It's a big deal for kids to play on the same hallowed turf as their idols, but that's just the start
The Wide World of Sports has hosted practice events for teams in the three primary American professional sports leagues and in February every year the Atlanta Braves Major League Baseball team holds its spring training there. The list of stars and athletes who have trained or visited the complex reads like a roll call of champions, including Lionel Messi, Kaká, Tiger Woods, Muhammad Ali, Billie Jean King, Shaquille O’Neal, Michael Jordan, Kevin Durant, Tim Tebow, Andre Agassi and Justin Gatlin.
It’s a big deal for kids to play on the same hallowed turf as their idols, but that’s just the start. The ESPN brand is displayed on digital boards and Jumbotron screens around the facility, which show clips of the matches there. Competitors can even end up on television outside the complex, as the action is streamed to both the ESPN3 website and a dedicated channel which is available in more than 27,000 Disney hotel rooms nearby. This alone is believed to reach at least 10m people annually.
The feed is put together by a team of around 40 staff in a 2,500 square-feet broadcast centre onsite and they are aided by a wealth of high tech wonders. Littered around the complex are 42 robotic HD-quality cameras, which can be remotely controlled from the broadcast centre. This eliminates the need for multiple camera operators at each event, which makes it cost efficient to produce shows there.
ESPN has made the most of this by building a new broadcast studio, which incorporates a replica of the table ESPN’s anchors sit behind when presenting their SportsCenter show. Analysis of the events at the Wide World of Sports is done there and spliced with footage of the games. The video packages can then be sent to competitors, so that they spread the word about being featured on ESPN.
With more than 100 events staged annually at the Wide World of Sports, they don’t just take place when Disney World is busy, but are also cleverly timed to coincide with the slowest times of the year. In December there’s the Soccer Showcase, while in January and November Disney World hosts on-site marathons.
The company’s race organising division is known as runDisney and the magic touch to its marathons is that they wind through its theme parks.
To avoid disruption to guests, the races tend to take place before the parks open or after they have closed, so runners have them all to themselves. Disney’s first foray in this field was in 1994 with the launch of the Walt Disney World Marathon, which is now presented by health services organisation Cigna. Since 1994 Disney has expanded to hosting races through its Disneyland resort in California and in September the first one will take place at Disneyland Paris.
Each race has a different course, different pre and post-race entertainment, and usually a name based on blockbuster Disney franchises. There’s the Princess Half Marathon Weekend at Disney World, the Star Wars Half Marathon at Disneyland and a second one at Disney World. The light hearted names are a nod to another crucial difference which separates runDisney races from their rivals, as there is no required qualifying time for them.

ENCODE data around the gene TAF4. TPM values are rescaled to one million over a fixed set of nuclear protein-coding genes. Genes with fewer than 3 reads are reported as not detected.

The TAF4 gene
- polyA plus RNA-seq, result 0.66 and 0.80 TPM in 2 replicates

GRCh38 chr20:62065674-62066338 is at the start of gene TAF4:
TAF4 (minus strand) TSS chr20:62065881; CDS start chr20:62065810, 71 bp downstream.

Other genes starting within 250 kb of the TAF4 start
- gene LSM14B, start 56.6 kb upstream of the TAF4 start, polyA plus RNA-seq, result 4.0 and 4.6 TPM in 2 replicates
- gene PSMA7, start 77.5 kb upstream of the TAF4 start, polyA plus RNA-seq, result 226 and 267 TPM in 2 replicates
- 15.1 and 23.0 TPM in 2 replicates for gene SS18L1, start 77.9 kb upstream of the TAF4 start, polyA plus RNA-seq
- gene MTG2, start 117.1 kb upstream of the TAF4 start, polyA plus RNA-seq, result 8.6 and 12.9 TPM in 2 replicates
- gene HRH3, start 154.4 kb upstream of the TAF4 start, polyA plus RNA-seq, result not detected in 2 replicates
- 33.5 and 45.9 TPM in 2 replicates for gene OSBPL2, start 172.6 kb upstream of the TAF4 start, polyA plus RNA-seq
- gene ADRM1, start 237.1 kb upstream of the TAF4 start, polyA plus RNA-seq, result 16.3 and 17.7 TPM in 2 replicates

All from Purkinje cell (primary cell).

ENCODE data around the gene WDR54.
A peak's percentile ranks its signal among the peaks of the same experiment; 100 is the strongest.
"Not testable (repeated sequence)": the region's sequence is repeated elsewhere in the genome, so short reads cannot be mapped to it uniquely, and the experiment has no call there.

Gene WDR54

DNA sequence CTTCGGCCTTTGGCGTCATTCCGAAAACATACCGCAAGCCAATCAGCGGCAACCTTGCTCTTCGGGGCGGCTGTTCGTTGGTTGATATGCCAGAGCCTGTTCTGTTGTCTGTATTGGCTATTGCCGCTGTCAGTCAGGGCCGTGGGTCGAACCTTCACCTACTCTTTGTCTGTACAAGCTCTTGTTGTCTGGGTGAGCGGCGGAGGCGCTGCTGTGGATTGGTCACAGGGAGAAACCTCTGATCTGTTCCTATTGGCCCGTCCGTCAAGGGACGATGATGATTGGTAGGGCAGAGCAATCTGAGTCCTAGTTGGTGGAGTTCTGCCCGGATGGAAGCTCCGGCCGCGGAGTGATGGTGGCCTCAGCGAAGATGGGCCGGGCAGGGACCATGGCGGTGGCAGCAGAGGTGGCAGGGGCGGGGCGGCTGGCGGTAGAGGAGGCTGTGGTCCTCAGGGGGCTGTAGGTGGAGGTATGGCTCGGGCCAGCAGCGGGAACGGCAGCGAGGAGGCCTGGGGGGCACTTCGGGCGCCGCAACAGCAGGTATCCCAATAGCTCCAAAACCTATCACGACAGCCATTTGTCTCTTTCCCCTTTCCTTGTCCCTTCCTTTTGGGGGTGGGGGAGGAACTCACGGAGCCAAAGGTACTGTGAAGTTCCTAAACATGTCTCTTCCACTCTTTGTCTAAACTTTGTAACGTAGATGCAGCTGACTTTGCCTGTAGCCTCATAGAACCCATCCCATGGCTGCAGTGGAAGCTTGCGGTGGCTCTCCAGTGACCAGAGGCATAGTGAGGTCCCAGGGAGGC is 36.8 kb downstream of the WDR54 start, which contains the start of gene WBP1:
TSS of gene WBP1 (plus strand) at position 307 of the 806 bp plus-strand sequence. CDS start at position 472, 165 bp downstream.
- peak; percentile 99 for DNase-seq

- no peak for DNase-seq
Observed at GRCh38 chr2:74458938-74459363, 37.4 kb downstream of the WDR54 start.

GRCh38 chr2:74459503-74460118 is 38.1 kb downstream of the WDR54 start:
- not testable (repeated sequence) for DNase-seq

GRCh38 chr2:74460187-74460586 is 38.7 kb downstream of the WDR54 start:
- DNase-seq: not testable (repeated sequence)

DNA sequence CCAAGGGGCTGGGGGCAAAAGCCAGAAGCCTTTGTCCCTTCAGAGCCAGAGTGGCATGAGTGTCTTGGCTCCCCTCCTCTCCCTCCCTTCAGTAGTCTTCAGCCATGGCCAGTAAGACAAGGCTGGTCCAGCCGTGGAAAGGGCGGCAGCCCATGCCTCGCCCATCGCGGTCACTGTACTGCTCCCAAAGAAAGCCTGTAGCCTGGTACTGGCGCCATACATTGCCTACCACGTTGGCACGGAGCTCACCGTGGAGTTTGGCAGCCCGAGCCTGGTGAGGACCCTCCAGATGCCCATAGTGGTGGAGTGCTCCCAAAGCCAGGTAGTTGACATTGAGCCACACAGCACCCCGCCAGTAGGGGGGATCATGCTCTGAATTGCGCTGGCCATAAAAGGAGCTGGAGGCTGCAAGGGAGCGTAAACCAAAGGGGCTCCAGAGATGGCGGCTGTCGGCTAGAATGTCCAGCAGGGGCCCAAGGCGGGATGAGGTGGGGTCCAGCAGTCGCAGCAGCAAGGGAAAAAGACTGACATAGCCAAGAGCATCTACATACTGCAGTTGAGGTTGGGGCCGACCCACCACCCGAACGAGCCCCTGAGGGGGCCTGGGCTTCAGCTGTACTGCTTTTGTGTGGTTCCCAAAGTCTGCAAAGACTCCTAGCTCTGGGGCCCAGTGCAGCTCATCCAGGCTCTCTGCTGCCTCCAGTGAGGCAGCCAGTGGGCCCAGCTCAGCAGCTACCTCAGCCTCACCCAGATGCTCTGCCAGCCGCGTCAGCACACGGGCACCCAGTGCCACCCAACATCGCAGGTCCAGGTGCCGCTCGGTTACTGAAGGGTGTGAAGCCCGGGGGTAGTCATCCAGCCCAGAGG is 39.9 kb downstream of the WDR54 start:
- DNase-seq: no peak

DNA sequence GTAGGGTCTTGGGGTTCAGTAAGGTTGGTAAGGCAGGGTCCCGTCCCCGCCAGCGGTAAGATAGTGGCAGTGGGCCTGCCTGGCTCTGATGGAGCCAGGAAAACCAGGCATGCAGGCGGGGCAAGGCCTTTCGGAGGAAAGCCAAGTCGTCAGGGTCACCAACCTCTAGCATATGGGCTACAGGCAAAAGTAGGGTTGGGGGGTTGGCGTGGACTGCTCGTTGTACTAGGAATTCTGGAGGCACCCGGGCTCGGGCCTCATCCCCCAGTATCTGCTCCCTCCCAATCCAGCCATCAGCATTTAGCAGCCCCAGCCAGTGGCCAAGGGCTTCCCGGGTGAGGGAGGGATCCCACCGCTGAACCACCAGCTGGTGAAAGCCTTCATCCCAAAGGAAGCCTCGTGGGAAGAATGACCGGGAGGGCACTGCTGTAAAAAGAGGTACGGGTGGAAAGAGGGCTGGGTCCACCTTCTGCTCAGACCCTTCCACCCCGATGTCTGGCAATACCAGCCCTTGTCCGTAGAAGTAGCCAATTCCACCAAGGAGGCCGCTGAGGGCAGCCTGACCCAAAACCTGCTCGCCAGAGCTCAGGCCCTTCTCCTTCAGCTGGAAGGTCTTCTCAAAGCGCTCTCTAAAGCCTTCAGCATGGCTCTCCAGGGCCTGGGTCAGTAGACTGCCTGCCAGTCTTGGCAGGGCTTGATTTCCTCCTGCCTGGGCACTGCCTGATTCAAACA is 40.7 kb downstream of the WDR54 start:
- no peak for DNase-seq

Jul 30, 2016 at 8:33am PDT
The average runner is aged between 25 and 54 years old, and about 70% are women, according to Disney Sports. Indeed, the Princess Half Marathon is considered to be the second largest female-focused race weekend in the United States, with approximately 40,000 participants.
In 2014 approximately 209,000 runners signed up for Disney races, with another 251,000 spectators joining them. They pack a powerful punch.
Recent research has shown that the Disneyland Half Marathon Weekend drives approximately $20m to $30m in additional economic activity locally, attracting thousands of out-of-area runners to Southern California. Likewise, the Walt Disney World Marathon Weekend in January is believed to be one of the largest race weekends in the country, with more than 50,000 runners and the same number of spectators.
It attracts runners from 65 countries, which translates to a lot of hotel stays. The more guests Disney gets, the higher the attendance is likely to be in its parks. In turn, that is likely to increase the sales of high-margin food and beverages, which boost Disney’s profits
In contrast, the runDisney races themselves come with significant costs, as it takes more than the wave of a magic wand to pull them off. On average, around 2,000 workers alone are required for each race to go ahead. Each runner gets complimentary transportation to and from a Disney hotel, a commemorative race shirt, a virtual gift bag, a personalised race bib, on-course refreshments, live tracking for friends and family, and a one-of-a-kind finishers’ medal.
At around $185 per runner, Disney’s half-marathon registration fees are comparable to other major half-marathon weekends in the US and have helped to drive annual revenue at the Wide World of Sports to a couple of hundred million dollars. Its ability to push more guests into the theme parks is worth even more. This is because the higher the parks’ profits, the more money Disney has at its disposal to invest in the Wide World of Sports and that gives it more potential to push guests into the parks. Now that really is a happy ending.